How to prevent and treat seasonal Allergy Eye
Spring is Here! Finally! There’s a spring in your step (pun intended) and the excitement, that after surviving a long winter, finally spring is in the air. Unfortunately, so is pollen. As flowers start to bloom, and grasses and trees come back to life, so does mold and pollen. This can trigger seasonal allergies and seasonal allergic conjunctivitis. Read on to find out how to potentially avoid some eye allergy triggers and how you can prevent or lessen your eye allergies this spring.
What is allergic conjunctivitis?
Eye allergies are also known as “allergic conjunctivitis.” Just like any other allergy, an eye allergy is your body’s reaction to substances it considers potentially harmful. The culprits are usually pollen from trees, grasses, and flowers and mold. When exposed to these things your body releases histamine, a chemical that causes swelling and inflammation. The inside of your eyelids and the covering of your eyeball have a membrane called the conjunctiva. The conjunctiva is susceptible to irritation from allergens, especially during hay fever season. Allergic conjunctivitis is quite common and can be irritating.
What are eye allergy symptoms?
Symptoms and signs may include:
- Tearing or runny eyes
- Itchy Eye
- Light Sensitivity
The true indicator of eye allergy is itching that is mild or severe and is usually accompanied by a runny nose or sneezing.
Are there different types of eye allergy? What triggers eye allergies?
Yes, there are different types of eye allergy and triggers. We’ve listed them below.
- Seasonal allergic conjunctivitis- as we’re discussing in this post, the most common, caused by pollen from grasses, weeds, and trees. People with seasonal eye allergy normally notice their symptoms worsen when they go outdoors on days with high pollen counts.
- Chronic (perennial) conjunctivitis- these eye allergies last year-round. According to the American Academy of Allergy, Asthma and Immunology (AAAI) dust mites, animal dander and feathers are the most common allergens and are the cause of perennial eye allergy-meaning it persists throughout the year. According to webmd.com, if you suffer from this type of allergy, you may notice your symptoms worsen during certain activities such as cleaning your house or grooming a pet.
- Contact conjunctivitis- triggered by contact with makeup, perfume, or other chemicals.
- Giant papillary conjunctivitis- an allergy to contact lenses that makes eyes sensitive and red.
Is Allergic Conjunctivitis contagious?
No. Unlike pink eye, a bacterial form of conjunctivitis, eye allergy isn’t contagious. If someone close to you develops it after you, it just means they are reacting to the pollen differently than you. Everyone has different triggers.
Can eye allergies damage my vision?
Eye allergy symptoms can be very annoying. Yet they pose little threat to eyesight other than temporary blurriness. Red, itchy, burning and puffy eyes can be also be caused by infections and other conditions that can threaten eyesight so if you’re unsure what’s causing your irritation you may want to book an appointment.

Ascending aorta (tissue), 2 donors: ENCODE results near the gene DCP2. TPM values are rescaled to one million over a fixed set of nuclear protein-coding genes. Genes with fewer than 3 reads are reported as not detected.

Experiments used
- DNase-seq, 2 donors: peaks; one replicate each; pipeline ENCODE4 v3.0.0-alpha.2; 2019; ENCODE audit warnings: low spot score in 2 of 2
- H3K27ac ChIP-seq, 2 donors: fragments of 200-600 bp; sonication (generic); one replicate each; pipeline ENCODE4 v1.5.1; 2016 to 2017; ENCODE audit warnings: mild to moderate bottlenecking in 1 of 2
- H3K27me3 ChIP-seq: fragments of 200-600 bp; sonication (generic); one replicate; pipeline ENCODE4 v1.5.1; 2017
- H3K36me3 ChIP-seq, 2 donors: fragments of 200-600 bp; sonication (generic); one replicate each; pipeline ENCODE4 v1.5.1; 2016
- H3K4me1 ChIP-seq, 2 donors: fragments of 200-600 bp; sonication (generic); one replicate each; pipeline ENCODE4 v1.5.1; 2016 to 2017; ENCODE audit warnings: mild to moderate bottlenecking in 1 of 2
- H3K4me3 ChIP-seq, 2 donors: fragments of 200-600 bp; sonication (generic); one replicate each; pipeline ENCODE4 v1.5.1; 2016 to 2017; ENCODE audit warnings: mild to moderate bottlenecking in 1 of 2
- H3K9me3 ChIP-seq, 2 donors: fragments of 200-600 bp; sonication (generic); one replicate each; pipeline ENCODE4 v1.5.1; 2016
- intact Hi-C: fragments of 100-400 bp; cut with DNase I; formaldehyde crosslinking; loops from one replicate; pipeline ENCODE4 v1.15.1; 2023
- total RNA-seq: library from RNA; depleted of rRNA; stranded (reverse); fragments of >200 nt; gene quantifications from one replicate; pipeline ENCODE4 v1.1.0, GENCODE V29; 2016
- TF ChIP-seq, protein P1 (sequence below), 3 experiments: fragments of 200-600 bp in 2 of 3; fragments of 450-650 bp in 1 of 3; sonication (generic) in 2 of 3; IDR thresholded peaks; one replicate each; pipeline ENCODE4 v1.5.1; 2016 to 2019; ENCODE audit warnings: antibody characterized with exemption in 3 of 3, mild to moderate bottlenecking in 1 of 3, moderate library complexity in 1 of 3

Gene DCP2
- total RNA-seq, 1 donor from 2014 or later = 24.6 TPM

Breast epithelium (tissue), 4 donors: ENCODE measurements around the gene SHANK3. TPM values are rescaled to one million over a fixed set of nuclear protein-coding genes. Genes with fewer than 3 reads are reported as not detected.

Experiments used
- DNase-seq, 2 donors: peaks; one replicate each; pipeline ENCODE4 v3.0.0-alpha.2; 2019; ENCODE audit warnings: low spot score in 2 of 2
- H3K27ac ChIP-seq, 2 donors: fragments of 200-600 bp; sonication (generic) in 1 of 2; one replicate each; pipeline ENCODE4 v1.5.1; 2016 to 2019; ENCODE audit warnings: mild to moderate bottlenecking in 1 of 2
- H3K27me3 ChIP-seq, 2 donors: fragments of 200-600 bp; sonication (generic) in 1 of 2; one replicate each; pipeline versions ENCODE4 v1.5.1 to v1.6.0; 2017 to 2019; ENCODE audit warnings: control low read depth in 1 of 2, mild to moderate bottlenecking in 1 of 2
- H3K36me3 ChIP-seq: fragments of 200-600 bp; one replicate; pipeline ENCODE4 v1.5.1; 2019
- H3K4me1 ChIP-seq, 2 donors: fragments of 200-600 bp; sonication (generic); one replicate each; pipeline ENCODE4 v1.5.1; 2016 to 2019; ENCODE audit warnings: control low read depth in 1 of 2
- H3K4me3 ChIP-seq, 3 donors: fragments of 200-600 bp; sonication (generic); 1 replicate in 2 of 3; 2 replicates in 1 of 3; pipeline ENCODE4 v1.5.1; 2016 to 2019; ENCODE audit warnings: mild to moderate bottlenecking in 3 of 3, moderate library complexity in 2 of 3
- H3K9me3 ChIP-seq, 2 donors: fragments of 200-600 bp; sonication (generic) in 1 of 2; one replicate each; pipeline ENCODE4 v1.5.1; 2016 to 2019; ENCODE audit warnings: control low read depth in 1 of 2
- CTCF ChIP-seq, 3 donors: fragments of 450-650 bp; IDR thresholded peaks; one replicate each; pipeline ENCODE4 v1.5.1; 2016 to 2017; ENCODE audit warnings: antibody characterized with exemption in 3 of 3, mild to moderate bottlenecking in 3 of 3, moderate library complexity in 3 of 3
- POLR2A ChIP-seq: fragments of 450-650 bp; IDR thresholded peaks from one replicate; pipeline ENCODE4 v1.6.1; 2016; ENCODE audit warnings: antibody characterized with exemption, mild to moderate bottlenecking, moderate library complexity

How do I treat Eye Allergies?
Some of the same medicines you use for nasal allergies work for eye allergies. For quick relief, over-the-counter eye drops and antihistamines can help. Antihistamine eye drops work well for itchy, watery eyes. You may need to use them several times a day, but don’t use the over-the-counter kinds for more than 2-3 days. Don’t use them at all if you have glaucoma.
If you suffer chronically give us a call. Some prescription eye drops work when you take them before your symptoms hit. They take longer to work than antihistamine eye drops, but the effects last longer. Of course, the best treatment is prevention. See some tips below.
What else can I do to prevent itchy allergy eyes?
Tips for reducing your exposure and symptoms according to the American Academy of Allergy Asthma and Immunology (AAAI):
- Wear a hat with a wide brim to reduce the amount of allergen that blows into the eyes.
- Sunglasses can also help reduce the amount of allergen that lands in the eyes.
- Apply saline eye drops to the eyes after being outdoors to wash away allergens from the ocular lining.
We agree. Especially about wearing sunglasses. Sunglasses not only provide UV protection for our eyes staving off cataracts and other damage, but they also provide a shield from pollen. If you’ve ever parked your car outside on a spring day, you may notice the windshield is covered with a fine yellow dust. That’s pollen. Just like the windshield keeps it from going inside your car, sunglasses keep a lot of airborne pollen from getting in your eyes. If you require prescription sunglasses, we have many style options for you to choose from.
Some other suggestions to reduce pollen exposure are:
- Wipe your eyes and lids with a cold damp cloth- to remove pollen on your face so you don’t accidentally rub it into your eyes
- Remove your contacts
- Close your windows. Okay, so this is sad, because after a long winter of being trapped indoors the last thing we want is to feel like we’re shut inside but keeping your windows shut on high pollen count days will keep it from landing in places like your bedroom where you can inhale it all night. Wait until days where the pollen count is low before opening bedroom windows.
We hope these tips help and that you can enjoy Spring without suffering the pitfalls of allergy eyes. If you experience any of the above symptoms with eye pain or vision loss make an appointment immediately.